Carrot Cake with Coconut and Cream Cheese Icing

I love my National Trust Teatime Baking Book for traditional British baking. I had carrots and coconut to use up, and started from their carrot cake recipe.

This isn’t gluten-free, and doesn’t have pineapple nor raisins (oh, the horror – no, really, just don’t), but I made use of my new ‘mini’ springform tin. I’ve added my usual idiosyncratic twists for something light, spicy, and creamily delicious.

Serves: 8

For the cake:

  • 60g self-raising flour
  • 60g spelt flour (or wholewheat, sifted)
  • 1 tsp bicarbonate of soda
  • 1 tsp ground cinnamon
  • 1/4 tsp ground cloves
  • 1/4 tsp ground ginger
  • 60g desiccated coconut (this can be a combination of nibs and curls, to your liking)
  • 3 large eggs, separated (they should total 190g – 210g when weighed in their shells)
  • 110g soft light brown sugar
  • 85ml (80g if weighing) vegetable oil
  • 195g grated carrots (about 2 medium carrots)
  • Butter, to grease tin

For the cream cheese icing:

  • 1 small orange (or, a clementine/satsuma), all of grated zest and 1/2 juice
  • 50g unsalted butter, softened
  • 160g full-fat cream cheese, at room temperature
  • 210g icing sugar
  • 1/8 tsp ground mace (or some freshly grated nutmeg)
  • 10g desiccated coconut nibs; plus extra dried coconut curls for decoration


  • An 8″ (20cm) diameter round tin, either springform or loose-bottomed
  • Baking/parchment paper cut to line tin
  • 3 mixing bowls
  • Electric mixer (hand-held or stand)
  • Spatula
  • Oven-safe plate
  • Manual whisk
  • Cooling rack

Making the cake:

  1. Preheat oven to 190 C (170 C fan-assisted). Grease the bottom and sides of your tin, and line the bottom with baking paper ensuring it covers the join of the ring.
  2. In a medium bowl, stir the flours, bicarb, spices, and coconut together.
  3. In another bowl, whisk the egg whites to soft peaks, starting at low speed and gradually increasing to high speed.
  4. In another bowl (no need to clean the beaters), whisk the egg yolks and sugar together until creamy, again starting at low speed and gradually increasing to high speed. Add the oil, whisking briskly until the mixture is very light.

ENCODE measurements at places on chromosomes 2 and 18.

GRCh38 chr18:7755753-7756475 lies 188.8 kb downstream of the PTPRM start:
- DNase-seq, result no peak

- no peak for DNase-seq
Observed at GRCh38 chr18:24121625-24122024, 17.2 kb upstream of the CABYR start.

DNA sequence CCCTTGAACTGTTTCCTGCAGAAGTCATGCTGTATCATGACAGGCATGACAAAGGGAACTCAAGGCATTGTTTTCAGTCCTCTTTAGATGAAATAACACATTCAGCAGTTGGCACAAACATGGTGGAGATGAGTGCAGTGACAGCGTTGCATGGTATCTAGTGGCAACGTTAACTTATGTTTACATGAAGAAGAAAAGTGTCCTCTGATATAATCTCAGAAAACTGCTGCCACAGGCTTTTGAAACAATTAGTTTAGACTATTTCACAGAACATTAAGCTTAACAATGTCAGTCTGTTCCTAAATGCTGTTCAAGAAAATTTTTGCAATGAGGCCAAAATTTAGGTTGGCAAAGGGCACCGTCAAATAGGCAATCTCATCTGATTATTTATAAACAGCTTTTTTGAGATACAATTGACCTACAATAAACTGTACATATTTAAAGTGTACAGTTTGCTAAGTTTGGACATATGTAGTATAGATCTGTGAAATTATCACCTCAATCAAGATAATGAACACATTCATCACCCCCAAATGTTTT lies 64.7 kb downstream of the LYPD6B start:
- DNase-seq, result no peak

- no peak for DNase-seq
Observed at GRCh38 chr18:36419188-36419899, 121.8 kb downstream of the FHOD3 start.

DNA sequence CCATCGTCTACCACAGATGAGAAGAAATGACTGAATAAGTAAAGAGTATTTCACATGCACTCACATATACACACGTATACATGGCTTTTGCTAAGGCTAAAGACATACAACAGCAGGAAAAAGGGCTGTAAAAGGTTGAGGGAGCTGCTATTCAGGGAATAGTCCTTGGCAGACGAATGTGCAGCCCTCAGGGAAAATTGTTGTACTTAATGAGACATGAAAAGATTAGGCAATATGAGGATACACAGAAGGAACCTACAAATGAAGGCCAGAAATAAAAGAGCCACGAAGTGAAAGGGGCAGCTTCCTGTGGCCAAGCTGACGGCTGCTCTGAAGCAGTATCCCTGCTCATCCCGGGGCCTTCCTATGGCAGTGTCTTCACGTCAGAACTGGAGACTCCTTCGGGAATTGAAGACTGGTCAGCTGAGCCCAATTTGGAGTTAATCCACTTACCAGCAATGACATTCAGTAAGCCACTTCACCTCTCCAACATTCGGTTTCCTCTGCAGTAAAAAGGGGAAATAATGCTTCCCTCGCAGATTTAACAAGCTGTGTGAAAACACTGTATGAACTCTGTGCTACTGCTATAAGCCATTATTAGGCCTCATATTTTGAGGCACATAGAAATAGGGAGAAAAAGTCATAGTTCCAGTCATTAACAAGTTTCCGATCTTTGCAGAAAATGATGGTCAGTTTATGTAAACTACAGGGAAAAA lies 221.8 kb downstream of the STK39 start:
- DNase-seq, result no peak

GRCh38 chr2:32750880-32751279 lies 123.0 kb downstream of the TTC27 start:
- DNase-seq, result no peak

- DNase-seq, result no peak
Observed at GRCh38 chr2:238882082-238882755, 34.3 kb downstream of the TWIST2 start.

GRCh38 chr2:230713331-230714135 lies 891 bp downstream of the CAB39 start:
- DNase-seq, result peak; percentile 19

5. Add the dry ingredients to to the wet, with the carrots, without stirring. Add 1/3 of the egg whites and fold briskly, to loosen the mixture; then add the rest of the whites and fold very gently until no white lumps or streaks remain.
  6. Pour the batter into your prepared tin and smooth the top. Bake for around 40 minutes, turning the tin halfway through for even baking, until a skewer inserted in the centre comes out clean. Cool the cake in its tin on a cooling rack for 5-10 minutes or until safe to handle. Slide a spatula/palette knife around the side and turn out the cake onto the rack to fully cool.

Making the cream cheese icing:

  1. When the cake has baked, turn the oven off. Spread the orange zest on an oven-safe plate, breaking up any clumps, and put in the oven (door ajar) to dry out as the oven cools.
  2. Manually whisk all ingredients (except coconut curls) very gently until combined. Take care not to over-work it – the more robust you are, the thinner the icing will be. Put the bowl into the fridge to firm up as the cake cools.
  3. Pour/spread the topping over the fully cooled cake. Sprinkle over the dried orange zest, plus coconut curls to garnish.

Layer Cake
If you’re adept (and I’m not) at slicing a cake in half horizontally, there is enough icing here for a layer cake. Or, you could use 2 standard-sized sandwich tins and bake the layers separately. Just be careful about timings – they should only take about 20 minutes – and smooth a depression in the centre of the cake which will become the bottom layer, which will make a flatter rise.


Let me know what you think ...

Fill in your details below or click an icon to log in: Logo

You are commenting using your account. Log Out /  Change )

Google+ photo

You are commenting using your Google+ account. Log Out /  Change )

Twitter picture

You are commenting using your Twitter account. Log Out /  Change )

Facebook photo

You are commenting using your Facebook account. Log Out /  Change )


Connecting to %s